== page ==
March is Women’s Her-Story Month

Malala Yousafzai, Pakistani Activist, University of Oxford 2020 Graduate, and Youngest Nobel Prize Laureate 

https://malala.org/malalas-story

https://malala.org/our-work?sc=header

Malala Yousafzai’s lived experience of being targeted and shot in the face and surviving is a story of great courage. Her continued advocacy for safe and free education for girls around the world earned her a Nobel Prize. The Malala Fund has raised $22 million to fund girls’ education who otherwise would be prevented from going to school in Pakistan, Afghanistan, Brazil, Turkey, Ethiopia, Lebanon, and Nigeria. Education for Girls

Celebrating Women’s Firsts

Hidden Figures movie based on a true story about three African American women mathematicians who significantly helped NASA to win the Space Race.

“In 1961, a time of segregation and rampant racism and sexism, three African-American women overcame every challenge they faced and helped NASA in the early days of the Space Race. The record of Katherine Johnson, Dorothy Vaughn and Mary Jackson is a story that was ignored until now.”

Hidden Figures Book Read for Children, read by the book’s illustrator, Laura Freeman.

Mary Jackson, NASA scientist (1961)

https://online.maryville.edu/blog/women-of-color-in-stem offers a list of amazing scientists for us to honor their contributions in STEM fields.

Bessie Coleman, First African American and Native American Pilot in the world
(1892-1926) 
https://www.womenshistory.org/education-resources/biographies/bessie-coleman 
“Bessie Coleman soared across the sky as the first African American, and the first Native American woman pilot. Known for performing flying tricks, Coleman’s nicknames were; “Brave Bessie,” “Queen Bess,” and “The Only Race Aviatrix in the World.” Her goal was to encourage women and African Americans to reach their dreams. Unfortunately, her career ended with a tragic plane crash, but her life continues to inspire people around the world.”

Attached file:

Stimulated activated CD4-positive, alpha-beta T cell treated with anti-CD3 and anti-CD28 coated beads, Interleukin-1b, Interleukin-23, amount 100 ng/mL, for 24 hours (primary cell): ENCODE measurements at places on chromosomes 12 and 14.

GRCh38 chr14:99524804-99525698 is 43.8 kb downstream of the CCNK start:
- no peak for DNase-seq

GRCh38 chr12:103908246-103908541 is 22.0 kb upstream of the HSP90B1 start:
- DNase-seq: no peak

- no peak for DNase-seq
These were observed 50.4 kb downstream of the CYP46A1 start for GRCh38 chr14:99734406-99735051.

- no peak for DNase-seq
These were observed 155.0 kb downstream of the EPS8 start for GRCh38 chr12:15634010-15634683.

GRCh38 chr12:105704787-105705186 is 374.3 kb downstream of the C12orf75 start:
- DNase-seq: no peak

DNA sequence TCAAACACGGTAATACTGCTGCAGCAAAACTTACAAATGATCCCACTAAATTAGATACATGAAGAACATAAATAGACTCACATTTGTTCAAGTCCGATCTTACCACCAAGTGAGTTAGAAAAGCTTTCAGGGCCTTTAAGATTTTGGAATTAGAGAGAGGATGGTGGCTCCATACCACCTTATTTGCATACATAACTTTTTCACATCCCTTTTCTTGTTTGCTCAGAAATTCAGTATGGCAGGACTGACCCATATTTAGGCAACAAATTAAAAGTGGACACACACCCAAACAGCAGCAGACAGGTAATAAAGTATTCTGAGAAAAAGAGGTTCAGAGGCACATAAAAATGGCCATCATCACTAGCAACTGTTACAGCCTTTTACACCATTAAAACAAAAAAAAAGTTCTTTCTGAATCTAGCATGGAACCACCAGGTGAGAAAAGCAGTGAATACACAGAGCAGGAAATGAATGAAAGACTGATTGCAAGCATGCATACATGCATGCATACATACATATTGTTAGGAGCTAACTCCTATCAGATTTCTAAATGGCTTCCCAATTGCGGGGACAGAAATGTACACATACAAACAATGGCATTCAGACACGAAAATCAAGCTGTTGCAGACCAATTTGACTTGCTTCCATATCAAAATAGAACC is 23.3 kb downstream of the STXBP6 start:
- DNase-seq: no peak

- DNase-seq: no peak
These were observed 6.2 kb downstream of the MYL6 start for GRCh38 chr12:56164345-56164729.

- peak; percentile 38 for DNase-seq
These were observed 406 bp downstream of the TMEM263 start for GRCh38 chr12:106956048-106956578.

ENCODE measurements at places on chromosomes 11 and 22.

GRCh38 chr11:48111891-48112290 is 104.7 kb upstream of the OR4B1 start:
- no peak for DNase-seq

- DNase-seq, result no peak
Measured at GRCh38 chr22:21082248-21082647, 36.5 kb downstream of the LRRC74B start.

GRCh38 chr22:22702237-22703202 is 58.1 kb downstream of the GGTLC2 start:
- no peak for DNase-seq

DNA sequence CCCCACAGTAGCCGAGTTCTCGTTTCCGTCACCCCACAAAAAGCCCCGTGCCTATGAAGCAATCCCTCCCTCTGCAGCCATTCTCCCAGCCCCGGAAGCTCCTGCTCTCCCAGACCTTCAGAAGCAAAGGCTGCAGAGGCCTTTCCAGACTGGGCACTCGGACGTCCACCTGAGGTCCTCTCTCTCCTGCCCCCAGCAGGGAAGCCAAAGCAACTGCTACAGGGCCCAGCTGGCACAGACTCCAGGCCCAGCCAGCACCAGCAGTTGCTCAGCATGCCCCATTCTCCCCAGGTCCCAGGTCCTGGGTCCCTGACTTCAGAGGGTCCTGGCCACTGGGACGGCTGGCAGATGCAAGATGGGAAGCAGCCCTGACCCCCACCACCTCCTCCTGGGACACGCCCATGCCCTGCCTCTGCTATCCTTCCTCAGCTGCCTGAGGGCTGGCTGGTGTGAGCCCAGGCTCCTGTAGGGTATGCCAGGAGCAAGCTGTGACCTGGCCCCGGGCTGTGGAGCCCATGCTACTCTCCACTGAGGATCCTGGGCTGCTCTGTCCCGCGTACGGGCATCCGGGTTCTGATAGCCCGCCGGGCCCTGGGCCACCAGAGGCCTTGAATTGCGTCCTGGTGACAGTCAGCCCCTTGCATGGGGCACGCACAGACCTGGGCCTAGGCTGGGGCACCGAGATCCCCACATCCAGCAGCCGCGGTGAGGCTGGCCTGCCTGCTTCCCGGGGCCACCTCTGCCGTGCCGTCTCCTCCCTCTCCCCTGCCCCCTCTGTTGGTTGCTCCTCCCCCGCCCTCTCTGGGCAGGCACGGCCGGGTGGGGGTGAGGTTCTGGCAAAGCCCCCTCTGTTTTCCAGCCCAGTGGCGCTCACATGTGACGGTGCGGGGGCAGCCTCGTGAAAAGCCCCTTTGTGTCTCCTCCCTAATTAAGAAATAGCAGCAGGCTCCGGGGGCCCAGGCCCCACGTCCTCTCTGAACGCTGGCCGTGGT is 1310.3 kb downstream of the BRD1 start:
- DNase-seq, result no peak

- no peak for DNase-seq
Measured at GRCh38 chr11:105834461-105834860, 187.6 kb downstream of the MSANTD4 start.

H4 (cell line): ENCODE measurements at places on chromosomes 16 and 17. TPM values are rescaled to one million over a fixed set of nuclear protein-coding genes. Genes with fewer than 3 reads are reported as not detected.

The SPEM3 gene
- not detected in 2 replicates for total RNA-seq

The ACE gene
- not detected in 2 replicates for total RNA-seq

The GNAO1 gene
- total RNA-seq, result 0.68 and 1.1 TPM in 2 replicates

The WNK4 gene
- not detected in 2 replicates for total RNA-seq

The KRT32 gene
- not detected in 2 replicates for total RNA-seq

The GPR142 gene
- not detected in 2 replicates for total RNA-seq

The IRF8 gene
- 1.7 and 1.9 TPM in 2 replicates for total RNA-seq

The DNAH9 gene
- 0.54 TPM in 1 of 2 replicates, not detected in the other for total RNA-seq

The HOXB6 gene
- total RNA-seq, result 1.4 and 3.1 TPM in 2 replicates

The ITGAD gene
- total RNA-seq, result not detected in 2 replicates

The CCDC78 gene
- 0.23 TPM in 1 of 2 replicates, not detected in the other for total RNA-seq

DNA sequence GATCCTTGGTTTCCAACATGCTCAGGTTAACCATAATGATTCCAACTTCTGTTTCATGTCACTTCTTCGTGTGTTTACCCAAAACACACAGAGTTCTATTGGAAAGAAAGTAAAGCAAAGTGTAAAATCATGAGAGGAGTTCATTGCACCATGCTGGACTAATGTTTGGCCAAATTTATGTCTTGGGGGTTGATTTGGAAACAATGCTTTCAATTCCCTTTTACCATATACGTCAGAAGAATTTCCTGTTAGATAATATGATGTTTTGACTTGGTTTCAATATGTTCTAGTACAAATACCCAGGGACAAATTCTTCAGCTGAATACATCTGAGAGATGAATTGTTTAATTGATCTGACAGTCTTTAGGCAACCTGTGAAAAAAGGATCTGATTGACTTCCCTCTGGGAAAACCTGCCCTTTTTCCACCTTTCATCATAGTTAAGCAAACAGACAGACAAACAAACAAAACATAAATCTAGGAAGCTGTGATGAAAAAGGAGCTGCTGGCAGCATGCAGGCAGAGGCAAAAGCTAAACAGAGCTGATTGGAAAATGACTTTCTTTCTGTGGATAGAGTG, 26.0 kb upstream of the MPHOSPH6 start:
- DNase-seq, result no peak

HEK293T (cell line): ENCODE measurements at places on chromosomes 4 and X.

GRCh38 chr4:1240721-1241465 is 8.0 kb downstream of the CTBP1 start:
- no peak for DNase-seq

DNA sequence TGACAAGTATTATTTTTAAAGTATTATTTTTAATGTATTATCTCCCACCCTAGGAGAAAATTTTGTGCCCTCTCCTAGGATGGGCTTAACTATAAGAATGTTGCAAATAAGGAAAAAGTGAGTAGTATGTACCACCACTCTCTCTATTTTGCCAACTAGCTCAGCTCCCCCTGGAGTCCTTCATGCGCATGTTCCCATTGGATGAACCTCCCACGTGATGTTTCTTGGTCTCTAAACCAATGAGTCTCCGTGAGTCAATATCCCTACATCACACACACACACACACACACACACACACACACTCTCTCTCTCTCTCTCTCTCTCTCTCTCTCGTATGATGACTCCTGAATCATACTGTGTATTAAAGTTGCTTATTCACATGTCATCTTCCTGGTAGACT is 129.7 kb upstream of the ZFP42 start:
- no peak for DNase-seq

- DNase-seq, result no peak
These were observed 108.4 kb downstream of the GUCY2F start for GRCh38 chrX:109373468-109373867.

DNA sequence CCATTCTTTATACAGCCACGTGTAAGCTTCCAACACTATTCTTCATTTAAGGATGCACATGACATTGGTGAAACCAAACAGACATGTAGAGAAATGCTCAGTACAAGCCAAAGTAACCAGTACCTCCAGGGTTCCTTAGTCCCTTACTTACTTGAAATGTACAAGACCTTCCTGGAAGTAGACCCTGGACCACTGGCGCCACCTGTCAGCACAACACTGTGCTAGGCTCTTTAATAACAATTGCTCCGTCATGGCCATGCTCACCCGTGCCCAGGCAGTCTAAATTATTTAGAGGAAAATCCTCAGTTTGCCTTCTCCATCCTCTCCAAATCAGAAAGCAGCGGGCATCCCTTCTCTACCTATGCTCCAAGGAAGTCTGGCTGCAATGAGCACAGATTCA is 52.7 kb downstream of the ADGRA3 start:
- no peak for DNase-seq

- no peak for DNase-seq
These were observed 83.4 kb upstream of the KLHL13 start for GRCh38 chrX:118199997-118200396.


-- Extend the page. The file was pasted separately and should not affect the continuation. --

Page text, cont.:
Mae Jemison is the First African American Woman Astronaut (1956- Present)
  •  https://www.womenshistory.org/education-resources/biographies/mae-jemison 
  • “As a doctor, engineer, and NASA astronaut, Mae Jemison has always reached for the stars. In 1992, Jemison became the first African American woman to travel in space. She has also written several books and appeared on many television programs including an episode of Star Trek: The Next Generation. In addition to her many awards, Jemison has been inducted into the National Women’s Hall of Fame and the International Space Hall of Fame.”

Queen Liliuokalani, First and Last Queen to Rule Sovereign Hawaii (1838-1917)
  •  https://www.womenshistory.org/education-resources/biographies/queen-liliuokalani 
  • “Growing up in a royal family, Queen Lili‘uokalani was trained to be a monarch. Even though becoming queen was probably not a surprise to her, she may not have known that she would also become the last sovereign monarch of the Kingdom of Hawaii. Unfortunately, she was only able to reign for three years because the United States overthrew the Hawaiian monarchy. However, Lili‘uokalani published her side of the story in a memoir that became the only autobiography written by a Hawaiian monarch.”

Pacific IslandersPasifika, or Pasefika, are the peoples of the Pacific Islands. It is a geographic and ethnic/racial term to describe the inhabitants and diaspora of any of the three major sub-regions of Oceania (MicronesiaMelanesia, and Polynesia). It is also sometimes used to describe inhabitants of the Pacific islands (i.e. citizens of Pacific states who are of Asian and European descent who call the Pacific their home).

New Zealand has the largest concentration of Polynesian Pacific Islanders in the world—during the 20th century and into the 21st century the country saw a steady stream of immigration from Polynesian countries such as SamoaTonga, the Cook IslandsNiue, and French Polynesia.

https://en.wikipedia.org/wiki/Pacific_Islander

 

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